An Appreciation of the Cult of "Friday the 13th"
I love horror movies. In particular, I love slasher movies. But not in the sense that I like to be scared each time I watch one. I mean in the geek sense where I remember the little details about slasher films: the monster’s back story, the non-ironic appreciation of cheap scares, the sub-par acting, and the campiness of it all that makes many films achieve cult-like status. One of my favorite horror films franchises is “Friday the 13th,” which spans 12 films (most recently the 2009 reboot) across three decades. Even if you haven’t seen a single one, chances are you know who Jason Voorhees is, but if the name is unfamiliar, you absolutely know “the hockey mask.” Looking back, it’s interesting to see the staying power of a now-iconic horror villain who's essentially hacking away a new crop of teenagers each time and yet audiences still go see the films. As a long-time fan, I can say that of the 10 sequels and the reboot, no two films in the series are alike. Each one has its own distinctive quality to them (I use “quality” loosely… I’m not comparing these films to the works of Alfred Hitchcock). The following is a brief guide of the history behind the franchise of the Paramount Pictures era (1980 – 1989) of the first eight films. I’ll discuss why I enjoy each one (some more than others) and how the series has achieved cult-like status.
Note: The following features spoiler alerts and video clips and pictures that may be NSFW.
Friday the 13th (1980)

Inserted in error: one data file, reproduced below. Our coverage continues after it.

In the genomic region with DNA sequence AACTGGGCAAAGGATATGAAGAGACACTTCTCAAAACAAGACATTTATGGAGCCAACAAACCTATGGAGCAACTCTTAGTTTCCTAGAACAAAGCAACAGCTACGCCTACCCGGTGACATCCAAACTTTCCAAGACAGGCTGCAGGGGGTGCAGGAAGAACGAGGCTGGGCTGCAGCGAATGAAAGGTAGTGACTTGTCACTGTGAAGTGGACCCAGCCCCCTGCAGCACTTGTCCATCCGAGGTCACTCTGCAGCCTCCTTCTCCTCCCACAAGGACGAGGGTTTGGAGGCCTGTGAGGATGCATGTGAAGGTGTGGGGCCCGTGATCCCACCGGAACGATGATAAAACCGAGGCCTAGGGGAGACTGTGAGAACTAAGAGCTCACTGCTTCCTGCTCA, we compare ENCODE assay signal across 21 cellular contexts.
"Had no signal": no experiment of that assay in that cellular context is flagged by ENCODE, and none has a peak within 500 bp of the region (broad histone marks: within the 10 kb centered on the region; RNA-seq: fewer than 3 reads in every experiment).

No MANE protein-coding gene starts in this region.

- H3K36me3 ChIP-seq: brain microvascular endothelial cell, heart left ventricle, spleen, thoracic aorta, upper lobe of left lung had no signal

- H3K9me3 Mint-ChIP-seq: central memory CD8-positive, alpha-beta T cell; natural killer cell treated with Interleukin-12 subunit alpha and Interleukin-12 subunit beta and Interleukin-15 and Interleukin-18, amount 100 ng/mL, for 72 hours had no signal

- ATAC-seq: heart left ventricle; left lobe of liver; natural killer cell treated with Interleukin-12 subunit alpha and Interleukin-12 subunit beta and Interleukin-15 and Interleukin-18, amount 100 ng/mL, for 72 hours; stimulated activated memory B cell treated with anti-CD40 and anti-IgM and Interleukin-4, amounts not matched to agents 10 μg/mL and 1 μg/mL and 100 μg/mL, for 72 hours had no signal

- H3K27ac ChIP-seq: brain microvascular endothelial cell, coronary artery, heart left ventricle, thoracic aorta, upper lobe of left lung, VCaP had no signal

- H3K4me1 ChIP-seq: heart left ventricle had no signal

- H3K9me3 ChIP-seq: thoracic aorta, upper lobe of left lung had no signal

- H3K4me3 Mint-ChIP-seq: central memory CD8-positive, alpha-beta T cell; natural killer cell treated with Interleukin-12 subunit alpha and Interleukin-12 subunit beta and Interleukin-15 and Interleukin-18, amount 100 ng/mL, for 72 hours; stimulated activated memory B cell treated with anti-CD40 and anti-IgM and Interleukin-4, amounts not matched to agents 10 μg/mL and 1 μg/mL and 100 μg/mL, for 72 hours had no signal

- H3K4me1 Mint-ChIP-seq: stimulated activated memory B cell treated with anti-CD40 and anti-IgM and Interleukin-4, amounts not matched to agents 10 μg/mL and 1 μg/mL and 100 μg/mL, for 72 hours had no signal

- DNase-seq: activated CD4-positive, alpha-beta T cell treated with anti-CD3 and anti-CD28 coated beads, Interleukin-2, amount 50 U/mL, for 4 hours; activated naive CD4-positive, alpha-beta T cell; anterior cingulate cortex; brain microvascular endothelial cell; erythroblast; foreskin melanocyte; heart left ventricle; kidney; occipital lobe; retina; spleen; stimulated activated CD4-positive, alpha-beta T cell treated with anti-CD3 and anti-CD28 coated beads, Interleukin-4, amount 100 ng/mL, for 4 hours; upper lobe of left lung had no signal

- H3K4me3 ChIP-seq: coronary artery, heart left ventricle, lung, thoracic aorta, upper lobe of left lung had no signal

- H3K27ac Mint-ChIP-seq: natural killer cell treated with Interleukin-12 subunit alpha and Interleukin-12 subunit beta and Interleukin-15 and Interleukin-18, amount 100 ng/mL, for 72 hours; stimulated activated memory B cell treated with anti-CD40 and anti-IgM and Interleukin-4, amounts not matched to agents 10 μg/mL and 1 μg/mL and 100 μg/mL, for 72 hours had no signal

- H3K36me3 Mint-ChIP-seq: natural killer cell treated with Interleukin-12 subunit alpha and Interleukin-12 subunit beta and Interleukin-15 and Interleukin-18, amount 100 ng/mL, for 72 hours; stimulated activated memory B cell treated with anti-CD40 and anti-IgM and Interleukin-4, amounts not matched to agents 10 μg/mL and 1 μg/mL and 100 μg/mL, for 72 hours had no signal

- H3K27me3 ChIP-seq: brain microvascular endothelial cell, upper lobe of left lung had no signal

Directed by: Sean S. Cunningham
Written by: Victor Miller
Starring: Betsy Palmer, Adrienne King, Harry Crosby, Laurie Bartram
Jason Voorhees: Ari Lehman (young Jason)
Box Office: $39,700,00
The one that started it all. However, the concept of this film began with just the title. Writer and director Sean S. Cunningham came up with the name as he believed it would make a terrific horror film title. He previously worked with horror director Wes Craven on the 1972 film “Last House on the Left” and by the late 70s become inspired to write his own slasher film based on the success of John Carpenter’s “Halloween” in 1978. Cunningham wanted his film to be shocking and visually stunning but unlike “Last House on the Left,” wanted his film to be a “roller-coaster ride” for the audience. Cunningham was so on board with the “Friday the 13th” title that he announced the film and a mock teaser poster in showbiz trade magazines before the script was even finished. Produced for the low budget of about half of a million dollars and written by Victor Miller, “Friday the 13th” set a new benchmark in slasher films after the success of “Halloween” and became a huge hit with audiences making it one of the most profitable films at the time.